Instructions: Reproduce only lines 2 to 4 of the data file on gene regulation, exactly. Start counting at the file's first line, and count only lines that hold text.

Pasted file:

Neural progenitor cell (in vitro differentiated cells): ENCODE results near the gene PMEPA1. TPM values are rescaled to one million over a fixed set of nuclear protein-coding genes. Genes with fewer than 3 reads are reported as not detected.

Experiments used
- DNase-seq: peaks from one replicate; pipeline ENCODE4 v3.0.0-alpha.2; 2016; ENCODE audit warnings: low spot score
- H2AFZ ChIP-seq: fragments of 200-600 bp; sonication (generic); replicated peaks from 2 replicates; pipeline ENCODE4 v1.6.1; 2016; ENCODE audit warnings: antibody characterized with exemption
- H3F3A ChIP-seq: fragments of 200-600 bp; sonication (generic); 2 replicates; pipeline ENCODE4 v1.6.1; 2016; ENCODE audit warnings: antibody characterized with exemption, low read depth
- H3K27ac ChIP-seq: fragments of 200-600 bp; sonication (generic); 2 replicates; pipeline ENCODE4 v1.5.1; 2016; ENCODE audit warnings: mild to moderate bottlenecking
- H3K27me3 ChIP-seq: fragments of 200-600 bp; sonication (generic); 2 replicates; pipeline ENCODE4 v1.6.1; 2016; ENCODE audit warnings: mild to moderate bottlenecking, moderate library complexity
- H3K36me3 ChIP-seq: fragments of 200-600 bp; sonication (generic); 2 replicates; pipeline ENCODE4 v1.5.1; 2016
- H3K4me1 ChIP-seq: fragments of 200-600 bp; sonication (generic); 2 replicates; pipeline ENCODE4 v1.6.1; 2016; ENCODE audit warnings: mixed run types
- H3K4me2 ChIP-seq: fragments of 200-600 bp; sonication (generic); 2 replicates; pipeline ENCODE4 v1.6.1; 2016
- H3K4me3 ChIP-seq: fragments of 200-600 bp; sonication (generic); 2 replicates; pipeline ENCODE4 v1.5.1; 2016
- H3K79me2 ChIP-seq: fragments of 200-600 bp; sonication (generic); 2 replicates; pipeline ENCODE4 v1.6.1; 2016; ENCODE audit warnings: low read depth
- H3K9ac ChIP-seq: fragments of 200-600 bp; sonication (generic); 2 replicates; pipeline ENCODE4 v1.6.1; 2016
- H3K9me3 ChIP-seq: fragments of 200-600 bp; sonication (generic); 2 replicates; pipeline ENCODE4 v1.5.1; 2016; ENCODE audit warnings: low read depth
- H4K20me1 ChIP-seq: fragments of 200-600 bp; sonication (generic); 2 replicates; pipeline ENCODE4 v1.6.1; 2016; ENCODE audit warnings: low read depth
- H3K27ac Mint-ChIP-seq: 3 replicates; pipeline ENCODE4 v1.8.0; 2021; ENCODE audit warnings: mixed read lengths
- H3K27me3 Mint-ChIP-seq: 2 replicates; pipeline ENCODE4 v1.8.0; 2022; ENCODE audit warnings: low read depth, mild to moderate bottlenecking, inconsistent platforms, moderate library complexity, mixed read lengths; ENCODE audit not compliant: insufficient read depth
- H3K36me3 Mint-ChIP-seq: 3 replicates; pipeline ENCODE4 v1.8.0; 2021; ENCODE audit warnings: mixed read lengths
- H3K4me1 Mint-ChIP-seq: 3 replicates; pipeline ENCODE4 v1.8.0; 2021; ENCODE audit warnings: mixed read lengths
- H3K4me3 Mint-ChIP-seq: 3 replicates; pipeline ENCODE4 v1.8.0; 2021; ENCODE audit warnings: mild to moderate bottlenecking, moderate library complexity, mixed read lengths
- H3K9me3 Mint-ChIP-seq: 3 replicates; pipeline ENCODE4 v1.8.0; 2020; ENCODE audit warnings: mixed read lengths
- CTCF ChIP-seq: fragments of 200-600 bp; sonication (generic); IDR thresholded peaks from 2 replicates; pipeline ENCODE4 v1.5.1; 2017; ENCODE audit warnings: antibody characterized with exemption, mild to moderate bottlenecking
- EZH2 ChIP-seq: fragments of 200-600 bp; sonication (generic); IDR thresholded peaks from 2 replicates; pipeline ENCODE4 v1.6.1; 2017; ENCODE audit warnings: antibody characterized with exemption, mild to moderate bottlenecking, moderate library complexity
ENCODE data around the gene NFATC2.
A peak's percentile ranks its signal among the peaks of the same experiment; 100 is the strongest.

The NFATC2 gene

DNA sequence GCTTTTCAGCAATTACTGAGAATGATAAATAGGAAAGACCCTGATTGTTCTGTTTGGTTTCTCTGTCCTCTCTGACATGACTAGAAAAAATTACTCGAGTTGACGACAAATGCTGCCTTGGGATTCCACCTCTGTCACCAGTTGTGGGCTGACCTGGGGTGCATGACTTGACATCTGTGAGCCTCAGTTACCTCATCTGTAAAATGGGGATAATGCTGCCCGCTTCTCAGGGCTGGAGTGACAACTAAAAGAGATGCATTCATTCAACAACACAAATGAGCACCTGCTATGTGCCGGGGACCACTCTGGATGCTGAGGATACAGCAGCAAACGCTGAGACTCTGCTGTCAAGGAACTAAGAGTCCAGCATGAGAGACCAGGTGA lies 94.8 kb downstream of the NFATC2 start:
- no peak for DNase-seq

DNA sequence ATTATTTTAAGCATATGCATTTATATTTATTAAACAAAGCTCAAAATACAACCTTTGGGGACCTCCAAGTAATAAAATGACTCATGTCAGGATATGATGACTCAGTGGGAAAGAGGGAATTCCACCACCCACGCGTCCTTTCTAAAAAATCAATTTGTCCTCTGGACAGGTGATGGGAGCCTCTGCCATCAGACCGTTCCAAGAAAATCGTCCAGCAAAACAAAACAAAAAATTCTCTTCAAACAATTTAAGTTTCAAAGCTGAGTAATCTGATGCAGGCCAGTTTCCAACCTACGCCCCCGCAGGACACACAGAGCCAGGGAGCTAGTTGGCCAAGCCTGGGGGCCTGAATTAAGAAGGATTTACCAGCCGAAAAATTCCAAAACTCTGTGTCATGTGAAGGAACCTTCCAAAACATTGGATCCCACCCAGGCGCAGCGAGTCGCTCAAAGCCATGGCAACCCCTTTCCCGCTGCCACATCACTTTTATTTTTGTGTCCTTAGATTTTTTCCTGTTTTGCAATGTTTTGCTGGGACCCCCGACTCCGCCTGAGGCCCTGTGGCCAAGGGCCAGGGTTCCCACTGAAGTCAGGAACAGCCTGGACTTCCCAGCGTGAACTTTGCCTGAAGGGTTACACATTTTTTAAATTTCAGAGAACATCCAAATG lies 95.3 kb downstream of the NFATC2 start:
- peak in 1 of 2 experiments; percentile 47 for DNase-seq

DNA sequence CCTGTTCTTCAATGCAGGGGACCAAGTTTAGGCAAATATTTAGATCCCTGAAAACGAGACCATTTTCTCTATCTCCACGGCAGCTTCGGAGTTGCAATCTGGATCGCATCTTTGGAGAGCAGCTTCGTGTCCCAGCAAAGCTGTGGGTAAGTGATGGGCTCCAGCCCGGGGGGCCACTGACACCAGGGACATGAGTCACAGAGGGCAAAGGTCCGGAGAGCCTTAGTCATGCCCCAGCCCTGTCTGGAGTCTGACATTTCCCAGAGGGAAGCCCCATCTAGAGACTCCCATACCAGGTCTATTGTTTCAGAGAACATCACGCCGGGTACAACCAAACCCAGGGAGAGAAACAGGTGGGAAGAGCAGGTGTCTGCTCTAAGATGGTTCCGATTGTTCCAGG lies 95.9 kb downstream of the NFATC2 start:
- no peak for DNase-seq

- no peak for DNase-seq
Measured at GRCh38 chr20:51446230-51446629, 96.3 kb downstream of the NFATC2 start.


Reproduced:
Experiments used
- DNase-seq: peaks from one replicate; pipeline ENCODE4 v3.0.0-alpha.2; 2016; ENCODE audit warnings: low spot score
- H2AFZ ChIP-seq: fragments of 200-600 bp; sonication (generic); replicated peaks from 2 replicates; pipeline ENCODE4 v1.6.1; 2016; ENCODE audit warnings: antibody characterized with exemption